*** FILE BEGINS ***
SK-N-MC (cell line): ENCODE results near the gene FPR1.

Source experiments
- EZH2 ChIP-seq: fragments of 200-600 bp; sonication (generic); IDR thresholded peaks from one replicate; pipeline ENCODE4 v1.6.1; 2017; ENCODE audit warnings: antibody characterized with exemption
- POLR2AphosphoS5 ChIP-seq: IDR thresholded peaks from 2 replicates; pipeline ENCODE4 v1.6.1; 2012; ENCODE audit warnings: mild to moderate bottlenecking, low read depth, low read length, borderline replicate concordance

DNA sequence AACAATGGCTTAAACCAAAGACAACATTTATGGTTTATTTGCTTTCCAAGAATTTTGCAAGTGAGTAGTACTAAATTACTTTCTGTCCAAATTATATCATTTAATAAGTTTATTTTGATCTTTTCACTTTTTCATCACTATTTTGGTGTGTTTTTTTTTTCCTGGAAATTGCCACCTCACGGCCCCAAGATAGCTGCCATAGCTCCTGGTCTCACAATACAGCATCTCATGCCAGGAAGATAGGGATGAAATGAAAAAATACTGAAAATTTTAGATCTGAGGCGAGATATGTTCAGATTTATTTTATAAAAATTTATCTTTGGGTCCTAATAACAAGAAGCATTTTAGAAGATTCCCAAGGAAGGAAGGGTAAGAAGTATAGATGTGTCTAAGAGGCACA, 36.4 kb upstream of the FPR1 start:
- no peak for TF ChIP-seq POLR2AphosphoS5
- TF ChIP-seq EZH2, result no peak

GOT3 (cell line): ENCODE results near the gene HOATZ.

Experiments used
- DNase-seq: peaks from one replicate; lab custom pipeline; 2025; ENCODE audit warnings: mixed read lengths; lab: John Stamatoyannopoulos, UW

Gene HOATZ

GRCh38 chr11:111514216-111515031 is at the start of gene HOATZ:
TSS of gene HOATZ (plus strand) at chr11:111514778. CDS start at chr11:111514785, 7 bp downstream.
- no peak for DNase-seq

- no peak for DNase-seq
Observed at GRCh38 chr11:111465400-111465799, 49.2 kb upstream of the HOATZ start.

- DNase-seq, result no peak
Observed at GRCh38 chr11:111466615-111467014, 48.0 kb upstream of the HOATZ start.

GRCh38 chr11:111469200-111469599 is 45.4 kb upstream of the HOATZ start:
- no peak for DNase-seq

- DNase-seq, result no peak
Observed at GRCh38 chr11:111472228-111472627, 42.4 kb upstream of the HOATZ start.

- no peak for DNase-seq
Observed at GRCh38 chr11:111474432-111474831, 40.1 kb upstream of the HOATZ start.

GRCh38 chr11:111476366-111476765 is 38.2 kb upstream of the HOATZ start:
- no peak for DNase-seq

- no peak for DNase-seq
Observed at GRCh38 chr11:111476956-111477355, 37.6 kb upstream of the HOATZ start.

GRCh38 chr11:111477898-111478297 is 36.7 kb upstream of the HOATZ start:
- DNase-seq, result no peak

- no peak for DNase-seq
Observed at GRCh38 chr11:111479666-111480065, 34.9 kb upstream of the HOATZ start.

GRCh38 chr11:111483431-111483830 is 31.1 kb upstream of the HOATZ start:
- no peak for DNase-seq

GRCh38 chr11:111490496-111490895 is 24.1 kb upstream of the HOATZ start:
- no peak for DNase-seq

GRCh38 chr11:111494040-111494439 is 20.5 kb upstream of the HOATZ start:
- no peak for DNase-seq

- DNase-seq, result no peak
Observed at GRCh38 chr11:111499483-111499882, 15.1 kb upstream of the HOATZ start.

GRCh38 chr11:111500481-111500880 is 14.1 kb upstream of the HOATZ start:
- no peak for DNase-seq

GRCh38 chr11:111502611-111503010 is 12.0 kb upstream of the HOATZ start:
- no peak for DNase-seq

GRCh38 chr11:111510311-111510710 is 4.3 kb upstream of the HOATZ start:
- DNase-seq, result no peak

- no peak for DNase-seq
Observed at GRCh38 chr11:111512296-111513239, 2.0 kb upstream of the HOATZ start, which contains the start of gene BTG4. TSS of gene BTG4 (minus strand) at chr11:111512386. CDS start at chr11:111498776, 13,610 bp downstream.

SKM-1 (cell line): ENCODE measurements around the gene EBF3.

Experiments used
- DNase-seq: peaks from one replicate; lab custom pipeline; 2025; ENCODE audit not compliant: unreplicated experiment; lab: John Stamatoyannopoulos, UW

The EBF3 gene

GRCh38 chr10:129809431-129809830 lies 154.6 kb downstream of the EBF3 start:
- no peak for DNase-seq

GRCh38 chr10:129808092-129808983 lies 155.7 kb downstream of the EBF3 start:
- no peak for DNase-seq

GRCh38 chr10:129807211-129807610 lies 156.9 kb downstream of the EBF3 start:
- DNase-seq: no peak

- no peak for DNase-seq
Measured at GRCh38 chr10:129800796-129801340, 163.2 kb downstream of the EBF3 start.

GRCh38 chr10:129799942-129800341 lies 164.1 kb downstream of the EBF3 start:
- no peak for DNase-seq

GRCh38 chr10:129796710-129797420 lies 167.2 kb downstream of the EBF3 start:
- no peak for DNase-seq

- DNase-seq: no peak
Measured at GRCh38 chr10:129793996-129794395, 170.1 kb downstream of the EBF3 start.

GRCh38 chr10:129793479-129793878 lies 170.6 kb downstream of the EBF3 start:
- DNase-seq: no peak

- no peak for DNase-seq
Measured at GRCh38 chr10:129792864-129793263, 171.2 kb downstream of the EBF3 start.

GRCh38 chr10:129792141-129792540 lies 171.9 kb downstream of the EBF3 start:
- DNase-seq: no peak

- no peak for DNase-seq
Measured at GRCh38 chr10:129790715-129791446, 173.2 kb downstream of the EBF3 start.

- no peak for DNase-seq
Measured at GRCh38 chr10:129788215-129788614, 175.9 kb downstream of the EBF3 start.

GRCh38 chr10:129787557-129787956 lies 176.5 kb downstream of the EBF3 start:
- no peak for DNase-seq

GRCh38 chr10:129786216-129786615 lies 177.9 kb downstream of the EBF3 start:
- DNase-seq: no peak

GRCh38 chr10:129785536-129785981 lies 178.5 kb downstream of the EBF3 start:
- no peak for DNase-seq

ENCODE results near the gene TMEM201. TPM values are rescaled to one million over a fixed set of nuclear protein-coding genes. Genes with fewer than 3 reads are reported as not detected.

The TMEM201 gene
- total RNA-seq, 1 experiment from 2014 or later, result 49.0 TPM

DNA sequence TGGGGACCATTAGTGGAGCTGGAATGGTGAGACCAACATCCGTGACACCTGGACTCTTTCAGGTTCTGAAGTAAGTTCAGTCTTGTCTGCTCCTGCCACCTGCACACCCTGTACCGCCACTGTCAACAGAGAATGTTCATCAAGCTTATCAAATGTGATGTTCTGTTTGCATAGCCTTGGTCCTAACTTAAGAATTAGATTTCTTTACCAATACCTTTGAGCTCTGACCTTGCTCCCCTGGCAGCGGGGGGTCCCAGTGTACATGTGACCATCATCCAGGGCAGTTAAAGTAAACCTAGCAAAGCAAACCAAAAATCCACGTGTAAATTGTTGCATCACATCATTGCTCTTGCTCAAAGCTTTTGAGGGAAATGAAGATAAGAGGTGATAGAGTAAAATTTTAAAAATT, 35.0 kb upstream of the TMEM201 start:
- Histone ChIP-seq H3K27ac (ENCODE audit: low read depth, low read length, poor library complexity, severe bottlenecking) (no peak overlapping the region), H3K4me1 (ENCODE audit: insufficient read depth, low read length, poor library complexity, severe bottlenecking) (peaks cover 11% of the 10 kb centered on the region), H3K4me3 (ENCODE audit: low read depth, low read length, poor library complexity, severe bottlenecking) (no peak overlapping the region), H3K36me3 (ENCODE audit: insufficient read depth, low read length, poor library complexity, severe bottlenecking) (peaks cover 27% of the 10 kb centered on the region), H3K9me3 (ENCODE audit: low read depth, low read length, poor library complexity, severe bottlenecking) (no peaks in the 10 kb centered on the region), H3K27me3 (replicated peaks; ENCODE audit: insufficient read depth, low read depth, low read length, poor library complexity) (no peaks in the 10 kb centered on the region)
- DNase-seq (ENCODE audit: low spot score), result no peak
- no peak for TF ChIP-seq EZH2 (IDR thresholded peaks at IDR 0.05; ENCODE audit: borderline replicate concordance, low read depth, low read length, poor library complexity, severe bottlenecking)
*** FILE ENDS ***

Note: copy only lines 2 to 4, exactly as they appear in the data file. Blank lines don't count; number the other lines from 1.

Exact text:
Source experiments
- EZH2 ChIP-seq: fragments of 200-600 bp; sonication (generic); IDR thresholded peaks from one replicate; pipeline ENCODE4 v1.6.1; 2017; ENCODE audit warnings: antibody characterized with exemption
- POLR2AphosphoS5 ChIP-seq: IDR thresholded peaks from 2 replicates; pipeline ENCODE4 v1.6.1; 2012; ENCODE audit warnings: mild to moderate bottlenecking, low read depth, low read length, borderline replicate concordance